The end of American Protestantism…

Stanley Hauerwas

Theologian Stanley Hauerwas is a contrarian and a provocateur.  His pacifism puts him at odds with most of the Christian tradition.  His pro-life position puts him at odds with many, if not most, of those in his own theological tradition, postliberalism.  His reputation as “contemporary theology’s foremost intellectual provocateur” will undoubtedly be enhanced by a recent article in which he argued that American Protestantism is coming to an end.


“We are beginning to see the loss of confidence by Protestants in their ability to sustain themselves in America,” according to Hauerwas.  Protestant churches in America [have] lost the ability to maintain the disciplines necessary to sustain a people capable of being an alternative to the world.”


More Americans may go to church than their counterparts in Europe, but the churches to which they go do little to challenge the secular presumptions that form their lives or the lives of the churches to which they go. For the church is assumed to exist to reinforce the presumption that those that come to church have done so freely. The church’s primary function, therefore, is to legitimate and sustain the presumption that America represents what all people would want to be if they had the benefit of American education and money.


Let me try to put this in a different register. America is the exemplification of what I call the project of modernity. That project is the attempt to produce a people who believe that they should have no story except the story that they choose when they had no story. That is what Americans mean by “freedom.” The institutions that constitute the disciplinary forms of that project are liberal democracy and capitalism. …


The story that you should have no story except the story you choose when you had no story produces people who say things such as, “I believe Jesus is Lord – but that’s just my personal opinion.” The grammar of this kind of avowal obviously reveals a superficial person. But such people are the kind many think crucial to sustain democracy. For such a people are necessary in order to avoid the conflicts that otherwise might undermine the order, which is confused with peace, necessary to sustain a society that shares no goods in common other than the belief that there are no goods in common.


So an allegedly democratic society that styles itself as one made up of people of strong conviction in fact becomes the most conformist of social orders, because of the necessity to avoid conflicts that cannot be resolved.


Such a view has devastating effects on the church. For the church does not believe that you should have no story except the story you choose when you had no story. Rather the church believes that we are creatures of a good God who has storied us through engrafting us to the people of Israel through the life, death, and resurrection of Jesus of Nazareth. Christians do not believe we get to choose our story, but rather we discover that God has called us to participate in a story not of our own making. That is why we are called into the church as well as why we are called, “Christian.” A church so formed cannot help but be a challenge to a social order built on the contrary presumption that I get to make my life up. …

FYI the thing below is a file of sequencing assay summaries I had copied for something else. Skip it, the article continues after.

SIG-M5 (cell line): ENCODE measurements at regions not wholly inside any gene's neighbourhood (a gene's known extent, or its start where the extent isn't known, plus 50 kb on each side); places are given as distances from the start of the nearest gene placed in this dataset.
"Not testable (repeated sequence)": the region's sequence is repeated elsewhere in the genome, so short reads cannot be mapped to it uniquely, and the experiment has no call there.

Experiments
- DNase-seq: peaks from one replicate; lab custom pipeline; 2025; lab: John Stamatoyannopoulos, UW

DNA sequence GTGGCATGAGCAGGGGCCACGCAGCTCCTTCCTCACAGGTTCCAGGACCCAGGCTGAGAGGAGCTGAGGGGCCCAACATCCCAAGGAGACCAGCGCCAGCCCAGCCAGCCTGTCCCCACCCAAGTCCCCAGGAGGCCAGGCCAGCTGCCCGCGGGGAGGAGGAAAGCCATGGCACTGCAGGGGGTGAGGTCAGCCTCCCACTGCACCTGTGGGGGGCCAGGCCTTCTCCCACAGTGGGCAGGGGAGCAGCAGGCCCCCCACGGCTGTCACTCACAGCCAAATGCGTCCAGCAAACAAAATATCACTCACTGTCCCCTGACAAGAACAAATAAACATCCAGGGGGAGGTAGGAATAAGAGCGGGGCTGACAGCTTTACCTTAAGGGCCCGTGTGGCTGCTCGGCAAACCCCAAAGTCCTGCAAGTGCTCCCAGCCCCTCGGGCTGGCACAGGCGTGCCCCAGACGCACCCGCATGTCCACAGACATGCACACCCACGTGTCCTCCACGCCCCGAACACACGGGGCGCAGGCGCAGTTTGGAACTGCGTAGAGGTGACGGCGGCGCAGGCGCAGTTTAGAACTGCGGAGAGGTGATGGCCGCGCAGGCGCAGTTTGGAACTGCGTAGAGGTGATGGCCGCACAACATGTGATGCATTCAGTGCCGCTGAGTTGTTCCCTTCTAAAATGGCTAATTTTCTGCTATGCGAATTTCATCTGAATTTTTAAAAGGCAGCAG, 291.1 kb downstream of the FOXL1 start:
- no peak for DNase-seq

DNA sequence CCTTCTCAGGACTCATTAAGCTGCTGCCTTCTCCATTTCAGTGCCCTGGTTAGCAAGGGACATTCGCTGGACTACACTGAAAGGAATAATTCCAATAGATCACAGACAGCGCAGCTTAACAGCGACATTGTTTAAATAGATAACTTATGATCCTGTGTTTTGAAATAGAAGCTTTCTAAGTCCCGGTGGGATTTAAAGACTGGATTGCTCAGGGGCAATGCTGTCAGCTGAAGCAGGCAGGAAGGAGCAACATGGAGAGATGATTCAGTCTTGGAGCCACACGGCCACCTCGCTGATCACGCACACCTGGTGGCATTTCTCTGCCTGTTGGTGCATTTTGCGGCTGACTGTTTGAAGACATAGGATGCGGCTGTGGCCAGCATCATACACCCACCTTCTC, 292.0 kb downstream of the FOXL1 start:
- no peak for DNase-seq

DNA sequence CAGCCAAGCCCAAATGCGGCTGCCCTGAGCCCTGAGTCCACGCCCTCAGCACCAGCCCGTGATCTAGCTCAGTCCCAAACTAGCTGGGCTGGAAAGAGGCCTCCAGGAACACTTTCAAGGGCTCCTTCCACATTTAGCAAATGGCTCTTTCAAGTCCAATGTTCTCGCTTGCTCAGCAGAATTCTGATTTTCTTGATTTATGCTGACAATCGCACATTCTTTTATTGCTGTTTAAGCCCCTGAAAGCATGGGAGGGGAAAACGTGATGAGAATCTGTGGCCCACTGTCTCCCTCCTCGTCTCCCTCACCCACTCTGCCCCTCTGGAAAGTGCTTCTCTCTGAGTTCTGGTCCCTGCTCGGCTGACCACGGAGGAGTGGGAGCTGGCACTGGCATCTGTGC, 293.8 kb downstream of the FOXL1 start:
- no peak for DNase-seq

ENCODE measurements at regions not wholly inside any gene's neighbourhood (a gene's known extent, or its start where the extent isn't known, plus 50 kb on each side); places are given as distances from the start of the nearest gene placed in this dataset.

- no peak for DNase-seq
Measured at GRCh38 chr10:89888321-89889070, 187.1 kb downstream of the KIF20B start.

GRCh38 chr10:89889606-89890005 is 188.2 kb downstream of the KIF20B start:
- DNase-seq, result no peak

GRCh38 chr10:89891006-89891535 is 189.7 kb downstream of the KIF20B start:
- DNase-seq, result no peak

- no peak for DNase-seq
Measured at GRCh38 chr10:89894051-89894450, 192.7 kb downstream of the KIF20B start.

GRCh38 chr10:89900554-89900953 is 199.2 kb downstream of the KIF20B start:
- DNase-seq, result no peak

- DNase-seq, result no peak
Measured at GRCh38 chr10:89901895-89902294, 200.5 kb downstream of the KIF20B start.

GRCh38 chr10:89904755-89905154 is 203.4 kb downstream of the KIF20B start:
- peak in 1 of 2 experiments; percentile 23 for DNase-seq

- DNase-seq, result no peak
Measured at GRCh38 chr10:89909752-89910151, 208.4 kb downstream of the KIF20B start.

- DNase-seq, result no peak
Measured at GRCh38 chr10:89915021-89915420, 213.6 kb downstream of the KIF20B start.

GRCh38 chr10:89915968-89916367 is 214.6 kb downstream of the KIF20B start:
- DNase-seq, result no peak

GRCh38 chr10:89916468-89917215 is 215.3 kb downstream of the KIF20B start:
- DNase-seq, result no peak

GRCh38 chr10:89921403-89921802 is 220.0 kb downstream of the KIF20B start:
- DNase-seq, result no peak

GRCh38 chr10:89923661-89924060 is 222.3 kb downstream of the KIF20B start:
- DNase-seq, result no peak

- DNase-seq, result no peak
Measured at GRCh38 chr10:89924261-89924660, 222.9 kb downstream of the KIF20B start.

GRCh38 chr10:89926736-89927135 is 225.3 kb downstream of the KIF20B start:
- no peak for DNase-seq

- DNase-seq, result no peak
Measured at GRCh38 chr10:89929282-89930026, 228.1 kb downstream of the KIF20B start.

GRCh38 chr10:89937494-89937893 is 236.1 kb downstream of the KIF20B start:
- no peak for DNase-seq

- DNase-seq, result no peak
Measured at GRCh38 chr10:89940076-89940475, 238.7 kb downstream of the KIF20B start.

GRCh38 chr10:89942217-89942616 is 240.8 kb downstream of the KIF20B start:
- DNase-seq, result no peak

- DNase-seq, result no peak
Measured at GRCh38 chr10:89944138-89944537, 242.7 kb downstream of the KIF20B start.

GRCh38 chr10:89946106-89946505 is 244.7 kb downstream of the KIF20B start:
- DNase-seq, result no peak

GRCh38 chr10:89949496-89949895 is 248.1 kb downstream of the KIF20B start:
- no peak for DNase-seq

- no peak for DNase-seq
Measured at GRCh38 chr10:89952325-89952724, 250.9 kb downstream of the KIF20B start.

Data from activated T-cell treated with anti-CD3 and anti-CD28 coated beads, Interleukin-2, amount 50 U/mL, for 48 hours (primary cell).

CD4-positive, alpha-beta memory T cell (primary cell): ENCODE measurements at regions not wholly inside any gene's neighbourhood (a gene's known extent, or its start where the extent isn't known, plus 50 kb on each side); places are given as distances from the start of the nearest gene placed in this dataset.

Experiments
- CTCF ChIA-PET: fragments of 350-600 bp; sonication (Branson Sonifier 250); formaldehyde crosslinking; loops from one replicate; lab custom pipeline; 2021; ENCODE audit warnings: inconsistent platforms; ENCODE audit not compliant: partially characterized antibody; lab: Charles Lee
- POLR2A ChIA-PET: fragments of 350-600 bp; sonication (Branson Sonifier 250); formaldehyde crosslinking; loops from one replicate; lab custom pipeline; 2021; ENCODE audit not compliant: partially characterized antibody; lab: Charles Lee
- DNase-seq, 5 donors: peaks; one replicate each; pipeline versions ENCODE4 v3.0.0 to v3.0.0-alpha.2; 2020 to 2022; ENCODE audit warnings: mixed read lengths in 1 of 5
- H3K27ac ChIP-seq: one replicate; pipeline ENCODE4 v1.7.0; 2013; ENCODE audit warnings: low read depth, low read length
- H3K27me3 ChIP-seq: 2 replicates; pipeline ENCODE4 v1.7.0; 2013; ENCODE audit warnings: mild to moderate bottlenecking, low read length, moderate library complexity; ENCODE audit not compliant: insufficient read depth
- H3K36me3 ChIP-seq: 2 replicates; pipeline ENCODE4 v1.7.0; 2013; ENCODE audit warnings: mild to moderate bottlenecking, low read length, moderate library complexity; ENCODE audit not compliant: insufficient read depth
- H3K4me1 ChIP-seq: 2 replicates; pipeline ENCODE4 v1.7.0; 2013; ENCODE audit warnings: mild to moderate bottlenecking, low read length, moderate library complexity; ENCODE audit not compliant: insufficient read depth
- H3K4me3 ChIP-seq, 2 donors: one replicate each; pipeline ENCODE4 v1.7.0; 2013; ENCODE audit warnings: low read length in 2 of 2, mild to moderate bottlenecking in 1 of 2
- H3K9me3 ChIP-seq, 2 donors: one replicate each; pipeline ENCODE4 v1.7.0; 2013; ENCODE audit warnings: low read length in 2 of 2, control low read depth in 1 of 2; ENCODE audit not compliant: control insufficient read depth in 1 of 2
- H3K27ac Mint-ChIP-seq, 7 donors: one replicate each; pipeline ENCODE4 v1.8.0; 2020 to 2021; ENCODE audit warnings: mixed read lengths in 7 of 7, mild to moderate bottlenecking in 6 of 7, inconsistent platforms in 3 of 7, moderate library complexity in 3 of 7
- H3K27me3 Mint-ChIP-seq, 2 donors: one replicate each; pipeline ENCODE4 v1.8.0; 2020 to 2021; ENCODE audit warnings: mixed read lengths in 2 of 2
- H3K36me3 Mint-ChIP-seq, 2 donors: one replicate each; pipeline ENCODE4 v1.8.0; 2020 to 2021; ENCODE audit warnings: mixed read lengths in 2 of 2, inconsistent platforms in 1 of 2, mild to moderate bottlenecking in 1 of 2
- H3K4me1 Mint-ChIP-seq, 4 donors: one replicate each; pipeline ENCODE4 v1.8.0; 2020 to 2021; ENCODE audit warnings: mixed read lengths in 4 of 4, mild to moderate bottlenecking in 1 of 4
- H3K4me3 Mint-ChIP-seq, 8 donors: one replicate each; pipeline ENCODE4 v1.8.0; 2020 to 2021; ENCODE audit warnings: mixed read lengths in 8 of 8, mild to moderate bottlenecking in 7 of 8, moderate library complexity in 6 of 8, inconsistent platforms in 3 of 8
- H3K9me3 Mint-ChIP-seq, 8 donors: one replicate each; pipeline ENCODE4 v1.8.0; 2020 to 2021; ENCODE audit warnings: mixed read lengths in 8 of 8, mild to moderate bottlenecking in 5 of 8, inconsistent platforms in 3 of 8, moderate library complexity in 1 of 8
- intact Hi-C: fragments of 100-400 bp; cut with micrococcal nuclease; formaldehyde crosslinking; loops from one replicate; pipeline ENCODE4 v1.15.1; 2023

In sum, the American church has “failed to make clear that America’s god is not the God we worship as Christians.”  Thus, the very difficult task facing the Church today is how to challenge the reigning ethos that sustains both America and American Protestantism.  


A word of encouragement and a bit of caution:  Stanley Hauerwas’ article is well worth a close read, even several rereadings.  But not all of the article relates to the ways Protestantism has accommodated itself to the American ethos.  Hauerwas is known for his rambling and often repetitious style, both of which make this article a bit difficult to follow.  Even so, a careful reading will provide valuable insights into critical ways the Church has been taken captive by American culture.



Stanley Hauerwas is Gilbert T. Rowe Professor of Theological Ethics at Duke University. His most recent books are War and the American Difference: Theological Reflections on Violence and National Identity and Hannah’s Child: A Theologian’s Memoir.  “The End of American Protestantism” can be found here.



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